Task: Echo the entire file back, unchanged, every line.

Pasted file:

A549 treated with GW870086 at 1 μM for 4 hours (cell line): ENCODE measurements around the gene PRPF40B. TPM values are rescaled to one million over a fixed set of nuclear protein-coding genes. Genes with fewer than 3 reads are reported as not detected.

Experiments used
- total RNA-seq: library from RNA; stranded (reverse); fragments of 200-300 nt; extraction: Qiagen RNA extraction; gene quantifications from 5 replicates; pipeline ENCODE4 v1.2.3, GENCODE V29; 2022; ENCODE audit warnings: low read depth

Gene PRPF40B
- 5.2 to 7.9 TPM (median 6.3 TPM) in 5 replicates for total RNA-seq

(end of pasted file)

A549 treated with GW870086 at 1 μM for 4 hours (cell line): ENCODE measurements around the gene PRPF40B. TPM values are rescaled to one million over a fixed set of nuclear protein-coding genes. Genes with fewer than 3 reads are reported as not detected.

Experiments used
- total RNA-seq: library from RNA; stranded (reverse); fragments of 200-300 nt; extraction: Qiagen RNA extraction; gene quantifications from 5 replicates; pipeline ENCODE4 v1.2.3, GENCODE V29; 2022; ENCODE audit warnings: low read depth

Gene PRPF40B
- 5.2 to 7.9 TPM (median 6.3 TPM) in 5 replicates for total RNA-seq